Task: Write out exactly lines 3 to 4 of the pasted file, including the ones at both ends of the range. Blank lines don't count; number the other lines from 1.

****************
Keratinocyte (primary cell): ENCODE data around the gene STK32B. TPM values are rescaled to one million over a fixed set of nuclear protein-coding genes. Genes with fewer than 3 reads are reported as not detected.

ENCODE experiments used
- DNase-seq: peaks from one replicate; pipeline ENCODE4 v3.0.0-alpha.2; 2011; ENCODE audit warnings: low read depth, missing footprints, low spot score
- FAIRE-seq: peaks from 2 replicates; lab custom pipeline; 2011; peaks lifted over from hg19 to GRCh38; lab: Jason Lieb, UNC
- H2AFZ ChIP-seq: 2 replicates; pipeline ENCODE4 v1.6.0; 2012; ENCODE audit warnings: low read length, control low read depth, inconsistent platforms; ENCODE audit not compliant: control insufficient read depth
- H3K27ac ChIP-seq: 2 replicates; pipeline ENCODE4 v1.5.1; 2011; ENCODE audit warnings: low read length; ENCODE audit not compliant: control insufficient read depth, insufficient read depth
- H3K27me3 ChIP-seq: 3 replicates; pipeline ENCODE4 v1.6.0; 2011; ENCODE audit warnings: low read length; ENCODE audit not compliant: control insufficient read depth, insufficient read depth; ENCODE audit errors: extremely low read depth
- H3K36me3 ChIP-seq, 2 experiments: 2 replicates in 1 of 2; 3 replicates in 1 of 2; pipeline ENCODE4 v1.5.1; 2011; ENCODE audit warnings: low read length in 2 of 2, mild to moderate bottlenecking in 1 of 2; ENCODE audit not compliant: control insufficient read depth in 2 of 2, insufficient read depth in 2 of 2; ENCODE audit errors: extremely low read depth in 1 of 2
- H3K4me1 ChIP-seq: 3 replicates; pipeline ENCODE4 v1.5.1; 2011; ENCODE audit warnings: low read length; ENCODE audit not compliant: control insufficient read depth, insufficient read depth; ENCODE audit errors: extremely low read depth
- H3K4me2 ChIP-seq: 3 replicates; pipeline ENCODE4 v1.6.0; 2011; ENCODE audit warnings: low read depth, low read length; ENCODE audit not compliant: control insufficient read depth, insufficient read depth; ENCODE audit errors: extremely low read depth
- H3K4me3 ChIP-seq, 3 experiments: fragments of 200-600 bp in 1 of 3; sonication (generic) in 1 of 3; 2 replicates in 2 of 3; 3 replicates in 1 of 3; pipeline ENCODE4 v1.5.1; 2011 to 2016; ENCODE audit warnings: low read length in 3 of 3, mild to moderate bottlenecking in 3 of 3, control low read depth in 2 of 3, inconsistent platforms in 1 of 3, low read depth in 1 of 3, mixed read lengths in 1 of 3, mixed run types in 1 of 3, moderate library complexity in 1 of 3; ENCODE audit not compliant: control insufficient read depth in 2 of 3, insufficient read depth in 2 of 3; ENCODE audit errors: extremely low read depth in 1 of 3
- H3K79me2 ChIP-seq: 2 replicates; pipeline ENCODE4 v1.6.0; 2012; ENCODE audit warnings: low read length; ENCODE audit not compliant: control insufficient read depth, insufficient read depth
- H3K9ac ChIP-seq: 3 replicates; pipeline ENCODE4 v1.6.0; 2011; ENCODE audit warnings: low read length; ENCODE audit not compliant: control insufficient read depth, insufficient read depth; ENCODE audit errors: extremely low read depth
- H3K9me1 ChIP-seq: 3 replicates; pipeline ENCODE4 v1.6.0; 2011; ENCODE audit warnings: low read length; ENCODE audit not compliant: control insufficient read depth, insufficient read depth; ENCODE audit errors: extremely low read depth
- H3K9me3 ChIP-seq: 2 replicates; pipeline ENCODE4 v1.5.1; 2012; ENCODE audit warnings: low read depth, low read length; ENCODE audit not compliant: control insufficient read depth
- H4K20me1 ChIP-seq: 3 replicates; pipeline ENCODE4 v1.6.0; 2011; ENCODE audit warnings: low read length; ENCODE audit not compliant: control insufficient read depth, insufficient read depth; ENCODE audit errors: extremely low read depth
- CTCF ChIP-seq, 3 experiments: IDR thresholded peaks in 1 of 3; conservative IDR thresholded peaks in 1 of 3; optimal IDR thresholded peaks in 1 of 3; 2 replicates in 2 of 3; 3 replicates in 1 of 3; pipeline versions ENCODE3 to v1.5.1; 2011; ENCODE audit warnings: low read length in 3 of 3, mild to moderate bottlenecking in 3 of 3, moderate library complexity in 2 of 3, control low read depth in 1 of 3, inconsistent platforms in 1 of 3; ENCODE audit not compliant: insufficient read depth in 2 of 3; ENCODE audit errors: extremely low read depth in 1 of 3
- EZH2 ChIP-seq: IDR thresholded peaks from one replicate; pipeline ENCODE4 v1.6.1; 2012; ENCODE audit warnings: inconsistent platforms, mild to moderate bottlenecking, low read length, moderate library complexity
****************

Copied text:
- DNase-seq: peaks from one replicate; pipeline ENCODE4 v3.0.0-alpha.2; 2011; ENCODE audit warnings: low read depth, missing footprints, low spot score
- FAIRE-seq: peaks from 2 replicates; lab custom pipeline; 2011; peaks lifted over from hg19 to GRCh38; lab: Jason Lieb, UNC